Paper 5

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Sparing of Vernier acuity in Children with Recent Onset Strabismus and Amblyopia Before and After Treatment

Arvind Chandna, MD, FRCOphth; Sean Chen, MD, PhD; Anthony M. Norcia, PhD, Spero Nicholas, PhD
1. C-Lab. The Smith-Kettlewell Eye Research Institute.  San Francisco, California. USA  2.Ophthalmology Dept., Alder Hey Children’s Hospital.  Liverpool. UK
3. Suite 22, The Galway Clinic. Doughiska, Galway, Ireland
4. Department of Psychology, Stanford University. Stanford University, California. USA

Introduction:  Almost everything we know about visual functions in amblyopia other than visual acuity comes from adults, studied long after initial onset and often treatment of the disorder. Studies indicate that vernier and optotype measures are correlated in amblyopic adults. Here, we report fundamental differences between children and adults with strabismic amblyopia.

Methods:  Prospective, longitudinal controlled study. Spectral analysis of swept Visual Evoked Potential (sVEP) responses were used to isolate vernier-offset related responses in children with recent onset strabismic amblyopia (strab-amb.) n=11, mean age 5.24 years, mean (SD) interocular acuity difference 0.27 (0.16) LogMAR. and typically developing children (control): n=16, mean age 5.14 years at presentation and following conventional treatment.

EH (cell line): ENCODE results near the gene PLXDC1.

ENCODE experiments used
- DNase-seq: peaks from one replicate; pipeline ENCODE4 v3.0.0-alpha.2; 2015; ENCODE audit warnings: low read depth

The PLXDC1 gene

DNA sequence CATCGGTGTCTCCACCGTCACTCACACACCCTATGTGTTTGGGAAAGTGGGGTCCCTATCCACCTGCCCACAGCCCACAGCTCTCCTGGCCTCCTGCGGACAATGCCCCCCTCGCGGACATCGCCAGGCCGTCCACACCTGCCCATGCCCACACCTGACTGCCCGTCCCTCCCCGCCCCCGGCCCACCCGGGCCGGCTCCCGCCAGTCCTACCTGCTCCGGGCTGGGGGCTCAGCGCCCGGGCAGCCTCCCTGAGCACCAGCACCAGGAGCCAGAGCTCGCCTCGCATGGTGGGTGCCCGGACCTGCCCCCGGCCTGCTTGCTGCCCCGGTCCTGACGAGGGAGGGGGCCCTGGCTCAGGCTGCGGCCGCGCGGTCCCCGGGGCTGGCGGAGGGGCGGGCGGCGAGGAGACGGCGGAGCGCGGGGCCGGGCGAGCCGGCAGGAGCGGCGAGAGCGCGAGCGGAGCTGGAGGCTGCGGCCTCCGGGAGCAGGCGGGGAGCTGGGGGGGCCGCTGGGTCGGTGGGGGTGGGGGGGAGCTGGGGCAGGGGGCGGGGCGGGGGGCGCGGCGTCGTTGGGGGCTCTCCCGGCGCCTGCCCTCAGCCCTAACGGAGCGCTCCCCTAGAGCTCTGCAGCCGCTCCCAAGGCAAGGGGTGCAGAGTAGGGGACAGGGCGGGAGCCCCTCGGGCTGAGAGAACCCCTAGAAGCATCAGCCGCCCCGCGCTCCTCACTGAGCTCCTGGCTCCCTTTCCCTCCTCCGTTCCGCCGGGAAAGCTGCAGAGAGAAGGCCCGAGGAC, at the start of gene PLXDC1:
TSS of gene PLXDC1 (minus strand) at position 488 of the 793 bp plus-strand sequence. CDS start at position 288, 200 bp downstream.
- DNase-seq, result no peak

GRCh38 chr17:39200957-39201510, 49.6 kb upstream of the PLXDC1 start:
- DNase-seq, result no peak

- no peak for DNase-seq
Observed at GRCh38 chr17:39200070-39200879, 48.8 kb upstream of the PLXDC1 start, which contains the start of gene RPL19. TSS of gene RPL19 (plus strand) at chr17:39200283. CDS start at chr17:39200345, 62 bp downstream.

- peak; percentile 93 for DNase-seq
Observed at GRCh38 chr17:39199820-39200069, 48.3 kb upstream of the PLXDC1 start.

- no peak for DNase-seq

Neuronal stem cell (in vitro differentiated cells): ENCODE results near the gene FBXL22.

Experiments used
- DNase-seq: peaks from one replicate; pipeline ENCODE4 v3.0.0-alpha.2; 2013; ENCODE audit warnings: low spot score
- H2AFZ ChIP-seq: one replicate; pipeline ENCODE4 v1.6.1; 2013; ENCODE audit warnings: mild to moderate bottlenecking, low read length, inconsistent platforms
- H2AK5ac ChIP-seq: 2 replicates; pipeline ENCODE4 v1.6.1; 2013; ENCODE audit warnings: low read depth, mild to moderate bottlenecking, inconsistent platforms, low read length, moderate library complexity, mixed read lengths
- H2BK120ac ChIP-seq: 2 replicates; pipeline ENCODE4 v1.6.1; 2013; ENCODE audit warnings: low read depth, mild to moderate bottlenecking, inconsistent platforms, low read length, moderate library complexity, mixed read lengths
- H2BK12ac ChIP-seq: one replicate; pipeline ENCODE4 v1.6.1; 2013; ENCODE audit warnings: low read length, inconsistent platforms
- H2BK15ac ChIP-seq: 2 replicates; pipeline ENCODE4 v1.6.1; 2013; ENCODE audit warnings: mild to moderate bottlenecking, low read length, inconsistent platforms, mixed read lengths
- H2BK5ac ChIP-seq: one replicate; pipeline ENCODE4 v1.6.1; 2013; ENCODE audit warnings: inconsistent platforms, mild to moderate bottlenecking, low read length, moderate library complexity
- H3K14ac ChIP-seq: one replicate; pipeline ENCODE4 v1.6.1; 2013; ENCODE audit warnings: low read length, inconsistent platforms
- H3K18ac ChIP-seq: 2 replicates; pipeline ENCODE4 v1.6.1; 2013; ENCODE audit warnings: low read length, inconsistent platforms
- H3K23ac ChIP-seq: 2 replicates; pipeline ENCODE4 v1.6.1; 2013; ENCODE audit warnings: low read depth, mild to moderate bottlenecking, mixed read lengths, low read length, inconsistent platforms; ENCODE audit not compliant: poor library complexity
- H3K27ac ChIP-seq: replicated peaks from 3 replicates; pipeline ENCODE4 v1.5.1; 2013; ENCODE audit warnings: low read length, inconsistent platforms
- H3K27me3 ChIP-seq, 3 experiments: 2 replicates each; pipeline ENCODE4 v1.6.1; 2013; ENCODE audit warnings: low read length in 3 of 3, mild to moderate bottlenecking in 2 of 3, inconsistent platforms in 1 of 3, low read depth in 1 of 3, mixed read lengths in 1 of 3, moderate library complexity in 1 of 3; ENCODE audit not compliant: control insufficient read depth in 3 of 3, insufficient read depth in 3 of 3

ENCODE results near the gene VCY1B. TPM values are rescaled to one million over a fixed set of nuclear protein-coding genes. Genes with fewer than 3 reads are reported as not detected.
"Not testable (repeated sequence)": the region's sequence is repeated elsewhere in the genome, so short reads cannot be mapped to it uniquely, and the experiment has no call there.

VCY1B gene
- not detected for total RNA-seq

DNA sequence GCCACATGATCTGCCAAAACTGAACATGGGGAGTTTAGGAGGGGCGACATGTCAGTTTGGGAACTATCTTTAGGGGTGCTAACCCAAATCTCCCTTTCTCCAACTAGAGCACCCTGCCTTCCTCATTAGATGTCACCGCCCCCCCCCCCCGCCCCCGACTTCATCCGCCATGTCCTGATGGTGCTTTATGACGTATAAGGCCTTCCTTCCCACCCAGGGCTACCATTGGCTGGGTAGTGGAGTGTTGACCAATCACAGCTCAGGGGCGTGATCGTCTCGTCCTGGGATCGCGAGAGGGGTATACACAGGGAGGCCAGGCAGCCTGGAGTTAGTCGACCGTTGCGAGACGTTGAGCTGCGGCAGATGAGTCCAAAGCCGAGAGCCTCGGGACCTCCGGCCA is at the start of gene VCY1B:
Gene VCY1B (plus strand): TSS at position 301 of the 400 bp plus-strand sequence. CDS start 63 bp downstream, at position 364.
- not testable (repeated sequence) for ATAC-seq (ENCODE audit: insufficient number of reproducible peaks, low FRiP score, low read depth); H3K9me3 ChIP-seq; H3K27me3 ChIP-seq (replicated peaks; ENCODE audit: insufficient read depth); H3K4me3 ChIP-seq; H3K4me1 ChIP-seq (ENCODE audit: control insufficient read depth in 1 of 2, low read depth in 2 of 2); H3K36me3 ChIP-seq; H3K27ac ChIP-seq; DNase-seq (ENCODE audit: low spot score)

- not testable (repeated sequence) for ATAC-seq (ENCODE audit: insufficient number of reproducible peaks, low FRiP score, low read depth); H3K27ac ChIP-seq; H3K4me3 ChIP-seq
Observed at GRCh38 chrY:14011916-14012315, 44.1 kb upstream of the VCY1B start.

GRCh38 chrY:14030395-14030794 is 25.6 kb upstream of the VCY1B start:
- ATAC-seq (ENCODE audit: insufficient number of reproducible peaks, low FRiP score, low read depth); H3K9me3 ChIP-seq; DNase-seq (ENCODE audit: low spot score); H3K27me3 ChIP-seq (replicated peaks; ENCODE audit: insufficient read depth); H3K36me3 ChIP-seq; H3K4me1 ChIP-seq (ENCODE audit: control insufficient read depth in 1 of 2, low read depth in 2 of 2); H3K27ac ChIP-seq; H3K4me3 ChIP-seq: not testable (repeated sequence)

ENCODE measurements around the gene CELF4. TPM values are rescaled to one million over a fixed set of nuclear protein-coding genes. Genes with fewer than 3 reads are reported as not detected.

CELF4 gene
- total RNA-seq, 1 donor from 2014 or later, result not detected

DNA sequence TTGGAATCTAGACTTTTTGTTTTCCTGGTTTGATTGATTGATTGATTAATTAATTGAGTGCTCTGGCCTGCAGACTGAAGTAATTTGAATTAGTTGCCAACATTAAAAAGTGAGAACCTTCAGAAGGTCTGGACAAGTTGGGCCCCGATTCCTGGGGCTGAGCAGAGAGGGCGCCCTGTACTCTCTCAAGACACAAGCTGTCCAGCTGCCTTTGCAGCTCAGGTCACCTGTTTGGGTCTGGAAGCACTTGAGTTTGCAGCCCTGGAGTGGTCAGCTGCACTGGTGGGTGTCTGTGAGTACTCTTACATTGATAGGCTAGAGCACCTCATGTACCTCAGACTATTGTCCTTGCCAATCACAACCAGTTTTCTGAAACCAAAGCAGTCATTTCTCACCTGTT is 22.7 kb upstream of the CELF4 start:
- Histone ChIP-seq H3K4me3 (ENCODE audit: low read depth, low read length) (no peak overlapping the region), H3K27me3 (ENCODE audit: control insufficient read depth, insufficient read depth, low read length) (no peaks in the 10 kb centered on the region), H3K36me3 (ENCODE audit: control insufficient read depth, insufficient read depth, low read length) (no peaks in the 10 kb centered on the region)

Results:  Despite significant optotype acuity deficits and favorable treatment response (p<0.05); vernier response functions were not significantly different between a) the preferred and amblyopic eyes of strab-amb. children; b) either eye of strab-amb. group vs. control children; and c) stable vernier response after treatment in strab-amb. group.

Discussion:  Vernier response in previously untreated strab-amb. children is unaffected, in contrast to the clear deficits reported in previously treated adults with the same amblyopia subtype and in children with anisometropic amblyopia of the same age. The difference between adult and child strabismic amblyopes may indicate differential amblyogenic processes at different stages of cortical involvement and in different etiologies.

Conclusion:  Vernier sVEP function is spared in children with reductions in optotype acuity in untreated recent onset strabismus.  These data underscore the need for caution when applying  ‘one size fits all’ treatment regimes – at least in developing visual systems.

References:  1. Hou C, Good WV, Norcia AM. Validation Study of VEP Vernier Acuity in Normal-Vision and Amblyopic Adults. Invest Ophthalmol Vis Sci. 2007;48: 4070-4078.
2. McKee SP, Levi DM, Movshon JA. The pattern of visual deficits in amblyopia. Journal of Vision. 2003;3:380-405.
3. Skoczenski AM and Norcia AM. Development of VEP Vernier acuity and grating acuity in human infants. Investigative Ophthalmology & Visual Science. 1999;40:2411-7.

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